World Coins

Hungarian Mint strikes wooden medal on coinage press

Whether coins or medals, almost every modern mint's production is exclusively metallic. 

Except in Hungary, that is.

The Magyar Pénzvero Zrt. (Hungarian Mint) is now offering wooden "medals" struck on a standard coinage press. 

“It’s a kindness for Hungarian people,” said Terez Horvath, commercial director for the Hungarian Mint.

Horvath explained the medals and process to Coin World during the World Money Fair 2015 in Berlin.

“We struck them on the same minting presses, where the ‘normal’ precious metal collector coins and medals are struck,” she said.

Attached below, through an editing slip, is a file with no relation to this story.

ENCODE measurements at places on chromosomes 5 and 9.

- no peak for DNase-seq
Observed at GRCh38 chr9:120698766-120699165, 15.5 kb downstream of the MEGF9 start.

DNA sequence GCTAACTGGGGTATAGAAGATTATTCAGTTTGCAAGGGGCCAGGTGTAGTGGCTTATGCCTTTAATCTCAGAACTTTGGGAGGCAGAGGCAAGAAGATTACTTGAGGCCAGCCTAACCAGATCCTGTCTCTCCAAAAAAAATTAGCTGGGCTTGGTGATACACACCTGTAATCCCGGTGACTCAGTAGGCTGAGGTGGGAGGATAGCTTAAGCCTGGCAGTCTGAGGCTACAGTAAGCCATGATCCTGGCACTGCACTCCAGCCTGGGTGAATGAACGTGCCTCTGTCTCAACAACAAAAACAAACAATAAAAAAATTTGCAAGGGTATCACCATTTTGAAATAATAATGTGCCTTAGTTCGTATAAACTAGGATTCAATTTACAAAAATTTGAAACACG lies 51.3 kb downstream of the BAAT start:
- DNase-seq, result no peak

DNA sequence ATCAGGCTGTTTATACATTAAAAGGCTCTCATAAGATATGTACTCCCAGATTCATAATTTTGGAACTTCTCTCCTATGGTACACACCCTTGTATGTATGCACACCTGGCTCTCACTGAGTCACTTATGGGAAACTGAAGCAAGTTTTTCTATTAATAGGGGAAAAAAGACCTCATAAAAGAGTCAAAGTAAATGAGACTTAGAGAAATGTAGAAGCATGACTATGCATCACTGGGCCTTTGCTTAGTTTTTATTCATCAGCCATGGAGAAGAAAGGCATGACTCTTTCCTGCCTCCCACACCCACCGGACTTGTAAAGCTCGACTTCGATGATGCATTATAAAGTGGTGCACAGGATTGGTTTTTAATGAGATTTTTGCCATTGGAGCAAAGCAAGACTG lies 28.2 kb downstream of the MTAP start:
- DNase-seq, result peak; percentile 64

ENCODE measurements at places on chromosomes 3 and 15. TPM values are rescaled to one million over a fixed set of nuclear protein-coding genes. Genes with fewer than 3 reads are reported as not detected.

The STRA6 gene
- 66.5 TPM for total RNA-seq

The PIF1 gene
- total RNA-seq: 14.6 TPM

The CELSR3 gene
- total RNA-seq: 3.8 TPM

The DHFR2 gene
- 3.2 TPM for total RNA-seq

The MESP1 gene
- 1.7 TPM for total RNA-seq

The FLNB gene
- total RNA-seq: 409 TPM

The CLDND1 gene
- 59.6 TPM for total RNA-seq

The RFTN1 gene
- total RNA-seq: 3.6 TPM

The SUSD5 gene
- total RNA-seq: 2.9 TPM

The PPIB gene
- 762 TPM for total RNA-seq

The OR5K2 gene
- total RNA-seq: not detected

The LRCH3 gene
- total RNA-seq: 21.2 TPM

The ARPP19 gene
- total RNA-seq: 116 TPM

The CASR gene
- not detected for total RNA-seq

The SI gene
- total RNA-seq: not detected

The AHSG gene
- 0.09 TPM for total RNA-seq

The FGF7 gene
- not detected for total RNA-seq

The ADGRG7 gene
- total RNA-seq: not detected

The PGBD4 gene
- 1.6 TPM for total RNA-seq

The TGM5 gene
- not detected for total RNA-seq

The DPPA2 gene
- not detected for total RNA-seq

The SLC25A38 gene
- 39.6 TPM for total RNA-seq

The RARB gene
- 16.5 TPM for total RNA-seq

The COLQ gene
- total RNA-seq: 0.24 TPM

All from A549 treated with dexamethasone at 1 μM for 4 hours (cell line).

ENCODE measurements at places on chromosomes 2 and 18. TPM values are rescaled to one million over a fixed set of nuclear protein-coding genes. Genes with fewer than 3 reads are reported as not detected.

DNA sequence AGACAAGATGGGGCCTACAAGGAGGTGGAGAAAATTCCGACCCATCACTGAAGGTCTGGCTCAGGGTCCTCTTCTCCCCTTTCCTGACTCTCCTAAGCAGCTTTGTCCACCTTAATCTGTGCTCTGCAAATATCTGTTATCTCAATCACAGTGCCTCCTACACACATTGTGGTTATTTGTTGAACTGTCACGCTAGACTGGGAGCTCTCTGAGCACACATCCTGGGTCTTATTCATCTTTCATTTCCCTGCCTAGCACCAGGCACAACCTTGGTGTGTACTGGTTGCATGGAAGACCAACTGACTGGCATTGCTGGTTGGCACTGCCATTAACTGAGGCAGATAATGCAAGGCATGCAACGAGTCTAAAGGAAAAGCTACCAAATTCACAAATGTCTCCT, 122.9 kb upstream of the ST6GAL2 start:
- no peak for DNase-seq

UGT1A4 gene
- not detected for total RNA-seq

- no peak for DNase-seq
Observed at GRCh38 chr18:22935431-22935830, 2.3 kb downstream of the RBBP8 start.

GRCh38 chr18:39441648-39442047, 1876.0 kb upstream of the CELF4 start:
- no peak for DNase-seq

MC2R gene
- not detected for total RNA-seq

The medals are struck in wild pear wood on an unspecified Gräbener press using 200 tons of force, striking them at least two times.

The obverse, designed by Tamás E. Soltra, depicts a tree, the trunk of which forms a 1 “Fabatka” symbolic denomination. 

The 1 Fabatka symbolic denomination is a reference to ancient small change used in the 16th century in Silezia and called “batka." 

The reverse shows the logo of the Hungarian Mint. 

“Several hundred” of each type were made, with the intention that they be used as small gifts. 

Each measures 42.5 millimeters in diameter.

The medal version is offered for €1.49, while the version holed and affixed to a key chain retails for €2.49.

To learn more, visit the website of the Hungarian Mint.

Distributor Coin & Currency Institute will offer the medals and keychains to North American buyers, for $9.95 and $12.50, respectively. To order, visit its website,

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